Year End Report 2011 p. 3
Use of Death Penalty Falls Markedly
Death sentences continued their sharp decline since the 1990s. The number of new deathsentences imposed in 2011 stands at 78, a decline of about 75% since 1996, when 315 inmates weresentenced to death. This is the lowest number of death sentences in any year since the death penaltywas reinstated in 1976. Texas, which had 48 new death sentences in 1999, had only 8 this year.California, the state with the largest death row, saw its death sentences drop by more than half this year--10 compared with 29 in 2010 (at least 2 other cases resulted in a jury verdict of death, butthe judge has not imposed the sentence). Many death penalty states, such as Maryland, SouthCarolina, Missouri and Indiana had no new death sentences in 2011. The South and West combinedfor 87% of the death sentences, while the Midwest and Northeast had 12%.The annual number of death sentences began declining after 1998. In the 1990s there were close to300 death sentences annually. Since then, the number has dropped steadily, as the risks of executingthe innocent grew more apparent and life without parole sentences became more common. In everyregion of the country, death sentences have declined, which eventually will affect the number of executions.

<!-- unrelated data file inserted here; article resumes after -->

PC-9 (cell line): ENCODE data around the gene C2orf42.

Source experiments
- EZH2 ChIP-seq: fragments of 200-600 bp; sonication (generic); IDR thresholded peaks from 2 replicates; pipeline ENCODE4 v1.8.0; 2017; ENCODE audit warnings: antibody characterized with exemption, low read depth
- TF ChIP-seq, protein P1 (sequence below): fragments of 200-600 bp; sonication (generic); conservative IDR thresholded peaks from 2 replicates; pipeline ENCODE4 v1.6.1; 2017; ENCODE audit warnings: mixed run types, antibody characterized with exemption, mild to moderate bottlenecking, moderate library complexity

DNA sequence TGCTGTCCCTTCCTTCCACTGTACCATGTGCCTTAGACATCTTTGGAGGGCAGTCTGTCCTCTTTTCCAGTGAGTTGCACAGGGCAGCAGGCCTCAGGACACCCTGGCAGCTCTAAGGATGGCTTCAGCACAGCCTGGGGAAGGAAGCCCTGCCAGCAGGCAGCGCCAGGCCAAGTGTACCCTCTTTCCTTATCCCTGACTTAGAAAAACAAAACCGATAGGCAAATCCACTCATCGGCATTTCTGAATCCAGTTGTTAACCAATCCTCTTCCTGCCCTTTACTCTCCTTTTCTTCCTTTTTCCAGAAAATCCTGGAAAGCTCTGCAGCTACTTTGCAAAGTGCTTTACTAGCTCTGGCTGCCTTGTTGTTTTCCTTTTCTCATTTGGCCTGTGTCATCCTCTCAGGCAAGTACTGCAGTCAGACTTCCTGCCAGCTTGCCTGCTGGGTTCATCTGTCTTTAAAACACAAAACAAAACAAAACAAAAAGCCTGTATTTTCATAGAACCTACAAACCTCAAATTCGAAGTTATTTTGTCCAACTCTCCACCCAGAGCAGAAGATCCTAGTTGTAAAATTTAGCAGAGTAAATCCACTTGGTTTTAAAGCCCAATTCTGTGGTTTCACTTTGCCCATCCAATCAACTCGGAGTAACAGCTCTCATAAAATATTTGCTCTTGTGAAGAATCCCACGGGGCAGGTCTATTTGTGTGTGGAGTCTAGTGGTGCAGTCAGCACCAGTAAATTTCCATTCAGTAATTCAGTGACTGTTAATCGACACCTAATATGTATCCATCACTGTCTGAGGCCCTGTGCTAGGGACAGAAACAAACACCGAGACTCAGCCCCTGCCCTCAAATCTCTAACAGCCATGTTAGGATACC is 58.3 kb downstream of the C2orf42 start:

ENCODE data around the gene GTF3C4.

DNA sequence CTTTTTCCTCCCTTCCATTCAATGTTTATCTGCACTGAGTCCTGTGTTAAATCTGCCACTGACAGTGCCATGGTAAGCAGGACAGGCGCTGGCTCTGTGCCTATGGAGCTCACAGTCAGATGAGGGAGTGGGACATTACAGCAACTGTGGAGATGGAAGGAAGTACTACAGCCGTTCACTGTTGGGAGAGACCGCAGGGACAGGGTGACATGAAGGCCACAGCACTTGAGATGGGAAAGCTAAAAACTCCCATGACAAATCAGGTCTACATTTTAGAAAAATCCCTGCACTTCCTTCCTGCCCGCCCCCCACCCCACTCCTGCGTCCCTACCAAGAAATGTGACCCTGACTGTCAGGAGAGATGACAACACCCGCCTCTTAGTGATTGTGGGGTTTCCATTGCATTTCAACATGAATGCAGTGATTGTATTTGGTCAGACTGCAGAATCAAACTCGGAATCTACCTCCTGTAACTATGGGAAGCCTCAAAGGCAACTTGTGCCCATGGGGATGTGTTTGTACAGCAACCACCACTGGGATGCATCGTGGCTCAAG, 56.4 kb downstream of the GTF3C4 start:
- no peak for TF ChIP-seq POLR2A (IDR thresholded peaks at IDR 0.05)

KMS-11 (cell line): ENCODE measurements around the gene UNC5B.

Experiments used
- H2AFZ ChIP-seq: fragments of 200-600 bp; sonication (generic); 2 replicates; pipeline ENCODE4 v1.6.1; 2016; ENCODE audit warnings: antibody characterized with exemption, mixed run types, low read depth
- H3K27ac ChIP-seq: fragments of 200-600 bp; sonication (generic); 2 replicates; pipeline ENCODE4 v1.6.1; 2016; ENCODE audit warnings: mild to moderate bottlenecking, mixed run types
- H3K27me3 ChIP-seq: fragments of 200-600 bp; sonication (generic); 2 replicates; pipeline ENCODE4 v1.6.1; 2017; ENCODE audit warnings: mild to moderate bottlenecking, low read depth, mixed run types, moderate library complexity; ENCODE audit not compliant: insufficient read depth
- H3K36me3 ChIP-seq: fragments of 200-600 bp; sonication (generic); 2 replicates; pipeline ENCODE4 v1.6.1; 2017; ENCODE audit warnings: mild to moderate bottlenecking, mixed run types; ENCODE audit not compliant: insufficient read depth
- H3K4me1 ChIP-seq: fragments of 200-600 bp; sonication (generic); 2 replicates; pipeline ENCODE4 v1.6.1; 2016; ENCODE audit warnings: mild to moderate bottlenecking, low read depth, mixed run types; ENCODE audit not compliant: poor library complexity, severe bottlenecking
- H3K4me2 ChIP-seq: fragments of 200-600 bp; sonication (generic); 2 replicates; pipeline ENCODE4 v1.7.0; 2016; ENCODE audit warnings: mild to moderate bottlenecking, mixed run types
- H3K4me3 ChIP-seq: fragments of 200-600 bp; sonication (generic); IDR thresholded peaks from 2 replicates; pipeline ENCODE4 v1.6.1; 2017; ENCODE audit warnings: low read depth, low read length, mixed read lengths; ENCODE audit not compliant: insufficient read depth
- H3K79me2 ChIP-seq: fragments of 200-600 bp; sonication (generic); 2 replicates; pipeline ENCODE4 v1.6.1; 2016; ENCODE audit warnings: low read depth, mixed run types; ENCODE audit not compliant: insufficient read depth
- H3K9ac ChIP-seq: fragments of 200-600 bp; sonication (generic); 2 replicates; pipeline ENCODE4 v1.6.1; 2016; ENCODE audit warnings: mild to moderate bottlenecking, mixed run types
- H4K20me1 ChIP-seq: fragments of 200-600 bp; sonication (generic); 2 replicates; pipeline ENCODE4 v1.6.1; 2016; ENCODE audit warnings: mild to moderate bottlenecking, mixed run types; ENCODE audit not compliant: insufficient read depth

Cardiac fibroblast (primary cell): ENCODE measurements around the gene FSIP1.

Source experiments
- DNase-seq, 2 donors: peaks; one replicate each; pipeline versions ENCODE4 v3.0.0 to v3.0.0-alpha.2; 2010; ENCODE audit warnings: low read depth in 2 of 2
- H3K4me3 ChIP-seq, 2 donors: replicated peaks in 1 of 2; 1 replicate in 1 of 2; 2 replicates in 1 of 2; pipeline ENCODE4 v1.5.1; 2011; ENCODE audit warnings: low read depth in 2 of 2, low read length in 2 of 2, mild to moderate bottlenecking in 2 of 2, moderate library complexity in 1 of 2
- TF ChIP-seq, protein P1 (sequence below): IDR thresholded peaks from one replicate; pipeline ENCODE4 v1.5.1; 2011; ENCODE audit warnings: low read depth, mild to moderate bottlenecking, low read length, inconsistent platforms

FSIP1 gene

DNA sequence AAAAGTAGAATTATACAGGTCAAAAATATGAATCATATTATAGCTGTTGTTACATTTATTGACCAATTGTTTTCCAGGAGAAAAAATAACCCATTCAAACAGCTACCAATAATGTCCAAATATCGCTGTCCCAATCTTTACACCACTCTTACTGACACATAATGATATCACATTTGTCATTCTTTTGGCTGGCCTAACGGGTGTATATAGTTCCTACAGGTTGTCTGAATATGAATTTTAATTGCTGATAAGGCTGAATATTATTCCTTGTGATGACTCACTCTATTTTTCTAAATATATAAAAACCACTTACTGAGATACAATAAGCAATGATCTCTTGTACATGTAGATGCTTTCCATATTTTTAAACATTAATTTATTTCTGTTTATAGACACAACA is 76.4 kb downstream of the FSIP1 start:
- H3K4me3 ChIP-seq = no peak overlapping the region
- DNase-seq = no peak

Executions also decreased in 2011. There were 43 executions in 13 states, a 56% decline since 1999,when there were 98. Texas, which had 24 executions in 2009 and 17 in 2010, had 13 in 2011, a drop of 46% in two years. Ohio, which recently experienced a rise in executions, saw its numbers drop by38% from 2010 to2011, in part because of moreproblems with itslethal injectionprocess. Similar tothe pattern in otheryears, 74% of theexecutions were inthe South.
Public Opinionand Legislation
The 2011 GallupPoll, whichannually tracksAmerica’s abstractsupport for thedeath penalty,recorded the lowestlevel of support,and the highestlevel of opposition,in almost 40 years.Only 61%supported the death penalty, compared to 80% in 1994; 35% were opposed, compared to 16% in 1994.In a more in-depth CNN poll this year that gave respondents a choice between the death penalty anda sentence of life without parole for those who commit murder, 50% chose a life sentence, while 48%chose death. This echoes a 2010 DPIC poll showing that a majority of Americans favor alternatives tothe death penalty.